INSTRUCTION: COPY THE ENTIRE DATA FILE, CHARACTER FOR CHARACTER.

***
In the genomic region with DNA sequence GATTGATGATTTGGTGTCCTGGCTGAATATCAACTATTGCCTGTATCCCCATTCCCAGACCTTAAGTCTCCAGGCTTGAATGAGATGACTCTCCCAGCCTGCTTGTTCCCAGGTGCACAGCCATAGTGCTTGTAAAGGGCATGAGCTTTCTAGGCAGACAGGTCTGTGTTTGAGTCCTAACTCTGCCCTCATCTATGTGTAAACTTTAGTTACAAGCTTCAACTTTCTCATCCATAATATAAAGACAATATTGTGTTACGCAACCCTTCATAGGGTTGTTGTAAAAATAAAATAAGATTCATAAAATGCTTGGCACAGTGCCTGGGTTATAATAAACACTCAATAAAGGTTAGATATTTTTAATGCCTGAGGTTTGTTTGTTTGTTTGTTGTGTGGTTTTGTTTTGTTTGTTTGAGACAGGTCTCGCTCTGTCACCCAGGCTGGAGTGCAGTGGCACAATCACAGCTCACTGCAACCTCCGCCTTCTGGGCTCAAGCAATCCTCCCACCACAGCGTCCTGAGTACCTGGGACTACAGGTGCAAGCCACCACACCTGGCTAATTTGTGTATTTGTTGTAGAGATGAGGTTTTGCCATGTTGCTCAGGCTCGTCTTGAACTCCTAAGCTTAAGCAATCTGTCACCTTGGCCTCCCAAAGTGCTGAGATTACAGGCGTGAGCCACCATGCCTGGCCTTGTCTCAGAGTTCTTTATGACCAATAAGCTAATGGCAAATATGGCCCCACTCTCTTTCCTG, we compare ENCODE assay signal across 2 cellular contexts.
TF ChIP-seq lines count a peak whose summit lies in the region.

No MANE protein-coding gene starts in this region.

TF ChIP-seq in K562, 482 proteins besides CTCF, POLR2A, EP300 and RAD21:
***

In the genomic region with DNA sequence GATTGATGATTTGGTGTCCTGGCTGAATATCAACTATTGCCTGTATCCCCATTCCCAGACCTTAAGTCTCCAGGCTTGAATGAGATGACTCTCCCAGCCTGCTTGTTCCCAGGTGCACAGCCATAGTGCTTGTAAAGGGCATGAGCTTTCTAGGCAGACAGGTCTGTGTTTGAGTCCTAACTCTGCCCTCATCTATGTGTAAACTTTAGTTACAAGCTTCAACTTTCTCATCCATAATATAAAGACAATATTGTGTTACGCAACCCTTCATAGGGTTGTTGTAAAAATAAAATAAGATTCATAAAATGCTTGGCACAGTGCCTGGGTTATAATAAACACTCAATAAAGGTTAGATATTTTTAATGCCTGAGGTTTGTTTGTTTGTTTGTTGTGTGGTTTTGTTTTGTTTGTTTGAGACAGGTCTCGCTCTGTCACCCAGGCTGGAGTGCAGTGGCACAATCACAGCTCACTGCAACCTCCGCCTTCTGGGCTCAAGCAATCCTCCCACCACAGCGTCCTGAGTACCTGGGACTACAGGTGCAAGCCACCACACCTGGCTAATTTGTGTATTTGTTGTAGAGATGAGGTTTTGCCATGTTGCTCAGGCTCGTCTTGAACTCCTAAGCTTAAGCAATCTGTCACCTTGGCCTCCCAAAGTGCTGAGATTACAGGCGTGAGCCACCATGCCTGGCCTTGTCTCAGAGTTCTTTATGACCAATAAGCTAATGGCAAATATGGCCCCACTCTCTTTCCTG, we compare ENCODE assay signal across 2 cellular contexts.
TF ChIP-seq lines count a peak whose summit lies in the region.

No MANE protein-coding gene starts in this region.

TF ChIP-seq in K562, 482 proteins besides CTCF, POLR2A, EP300 and RAD21: